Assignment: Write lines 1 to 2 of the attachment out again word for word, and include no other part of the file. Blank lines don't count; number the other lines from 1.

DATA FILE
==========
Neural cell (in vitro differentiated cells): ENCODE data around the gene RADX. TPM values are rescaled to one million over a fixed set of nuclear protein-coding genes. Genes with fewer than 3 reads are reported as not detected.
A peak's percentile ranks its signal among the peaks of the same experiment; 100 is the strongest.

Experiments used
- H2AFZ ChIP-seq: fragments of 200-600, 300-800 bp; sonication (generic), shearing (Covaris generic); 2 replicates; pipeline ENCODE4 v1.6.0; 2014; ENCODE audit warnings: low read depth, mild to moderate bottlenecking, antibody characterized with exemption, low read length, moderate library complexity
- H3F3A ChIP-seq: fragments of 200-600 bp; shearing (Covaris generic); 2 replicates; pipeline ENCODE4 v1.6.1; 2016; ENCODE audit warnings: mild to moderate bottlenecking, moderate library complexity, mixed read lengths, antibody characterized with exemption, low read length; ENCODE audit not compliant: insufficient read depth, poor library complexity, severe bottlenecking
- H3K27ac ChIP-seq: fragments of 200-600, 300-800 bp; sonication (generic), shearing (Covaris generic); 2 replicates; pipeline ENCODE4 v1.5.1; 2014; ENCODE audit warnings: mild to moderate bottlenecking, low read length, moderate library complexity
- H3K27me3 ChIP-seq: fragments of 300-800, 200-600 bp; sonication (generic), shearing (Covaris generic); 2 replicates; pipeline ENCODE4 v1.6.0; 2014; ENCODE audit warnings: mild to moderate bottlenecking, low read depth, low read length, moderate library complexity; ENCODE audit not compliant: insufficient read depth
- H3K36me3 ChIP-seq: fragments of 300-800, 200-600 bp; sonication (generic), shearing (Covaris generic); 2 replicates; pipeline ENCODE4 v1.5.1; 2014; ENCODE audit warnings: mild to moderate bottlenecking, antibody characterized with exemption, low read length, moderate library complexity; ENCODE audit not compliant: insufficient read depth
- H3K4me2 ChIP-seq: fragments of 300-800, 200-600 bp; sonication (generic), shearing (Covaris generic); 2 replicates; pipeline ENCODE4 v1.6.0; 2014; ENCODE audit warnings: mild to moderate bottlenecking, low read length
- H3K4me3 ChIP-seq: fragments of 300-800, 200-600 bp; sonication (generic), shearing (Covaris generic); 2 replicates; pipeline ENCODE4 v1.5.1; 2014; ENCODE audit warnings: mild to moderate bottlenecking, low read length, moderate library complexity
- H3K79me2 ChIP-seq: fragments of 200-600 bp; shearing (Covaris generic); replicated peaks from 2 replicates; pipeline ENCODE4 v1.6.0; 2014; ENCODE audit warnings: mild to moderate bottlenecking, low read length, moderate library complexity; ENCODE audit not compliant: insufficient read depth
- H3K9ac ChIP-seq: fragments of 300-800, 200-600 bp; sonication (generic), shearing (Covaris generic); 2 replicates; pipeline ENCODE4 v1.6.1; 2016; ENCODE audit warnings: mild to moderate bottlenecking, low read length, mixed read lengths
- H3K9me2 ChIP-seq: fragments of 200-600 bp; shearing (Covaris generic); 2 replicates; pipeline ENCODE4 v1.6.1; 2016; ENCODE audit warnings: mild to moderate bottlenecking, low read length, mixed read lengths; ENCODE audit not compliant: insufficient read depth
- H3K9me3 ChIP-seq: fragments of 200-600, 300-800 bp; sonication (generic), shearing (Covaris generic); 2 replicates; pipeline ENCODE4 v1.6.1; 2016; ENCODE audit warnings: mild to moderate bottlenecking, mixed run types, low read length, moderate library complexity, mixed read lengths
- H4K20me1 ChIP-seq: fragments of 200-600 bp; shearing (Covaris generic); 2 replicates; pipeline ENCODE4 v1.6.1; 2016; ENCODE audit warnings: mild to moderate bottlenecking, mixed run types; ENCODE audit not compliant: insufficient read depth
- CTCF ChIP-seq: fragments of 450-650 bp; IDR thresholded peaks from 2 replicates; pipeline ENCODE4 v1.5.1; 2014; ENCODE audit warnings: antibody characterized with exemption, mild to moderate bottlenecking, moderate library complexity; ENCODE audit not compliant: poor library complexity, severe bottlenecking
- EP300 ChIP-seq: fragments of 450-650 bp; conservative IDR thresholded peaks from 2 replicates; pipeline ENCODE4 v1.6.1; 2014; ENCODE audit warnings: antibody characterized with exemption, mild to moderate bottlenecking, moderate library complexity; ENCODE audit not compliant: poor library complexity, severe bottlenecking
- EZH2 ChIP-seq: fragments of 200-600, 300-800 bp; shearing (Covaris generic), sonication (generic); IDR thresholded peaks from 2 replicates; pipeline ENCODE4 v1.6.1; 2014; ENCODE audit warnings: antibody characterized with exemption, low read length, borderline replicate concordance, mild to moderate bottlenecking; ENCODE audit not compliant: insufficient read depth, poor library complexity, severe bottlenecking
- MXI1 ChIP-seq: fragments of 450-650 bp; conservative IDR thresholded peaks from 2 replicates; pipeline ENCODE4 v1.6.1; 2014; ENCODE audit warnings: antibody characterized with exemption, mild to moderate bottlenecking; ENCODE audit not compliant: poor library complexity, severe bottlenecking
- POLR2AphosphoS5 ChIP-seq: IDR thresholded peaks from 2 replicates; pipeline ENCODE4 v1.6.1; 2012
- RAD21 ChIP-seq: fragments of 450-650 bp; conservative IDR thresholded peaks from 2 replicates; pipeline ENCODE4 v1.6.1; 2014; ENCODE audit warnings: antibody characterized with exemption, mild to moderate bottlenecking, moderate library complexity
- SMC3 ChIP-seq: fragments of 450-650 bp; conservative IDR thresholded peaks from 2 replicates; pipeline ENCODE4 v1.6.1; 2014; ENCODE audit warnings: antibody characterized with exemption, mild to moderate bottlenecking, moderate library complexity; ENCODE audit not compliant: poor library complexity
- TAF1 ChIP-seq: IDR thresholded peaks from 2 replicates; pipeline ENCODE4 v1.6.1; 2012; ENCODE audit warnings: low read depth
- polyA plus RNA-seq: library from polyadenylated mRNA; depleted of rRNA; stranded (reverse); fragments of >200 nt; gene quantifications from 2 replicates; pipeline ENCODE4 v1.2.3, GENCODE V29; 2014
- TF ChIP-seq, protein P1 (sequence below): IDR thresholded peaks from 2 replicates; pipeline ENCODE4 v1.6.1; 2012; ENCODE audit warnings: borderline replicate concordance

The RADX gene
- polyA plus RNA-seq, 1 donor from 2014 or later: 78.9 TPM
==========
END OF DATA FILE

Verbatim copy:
Neural cell (in vitro differentiated cells): ENCODE data around the gene RADX. TPM values are rescaled to one million over a fixed set of nuclear protein-coding genes. Genes with fewer than 3 reads are reported as not detected.
A peak's percentile ranks its signal among the peaks of the same experiment; 100 is the strongest.